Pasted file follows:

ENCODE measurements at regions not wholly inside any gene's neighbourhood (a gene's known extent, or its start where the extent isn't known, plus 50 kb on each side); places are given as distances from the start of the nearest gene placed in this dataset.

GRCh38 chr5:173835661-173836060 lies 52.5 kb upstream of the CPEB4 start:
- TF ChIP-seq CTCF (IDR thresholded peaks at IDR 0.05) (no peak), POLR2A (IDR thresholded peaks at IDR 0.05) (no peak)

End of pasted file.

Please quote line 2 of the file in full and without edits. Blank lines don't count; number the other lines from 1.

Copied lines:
GRCh38 chr5:173835661-173836060 lies 52.5 kb upstream of the CPEB4 start: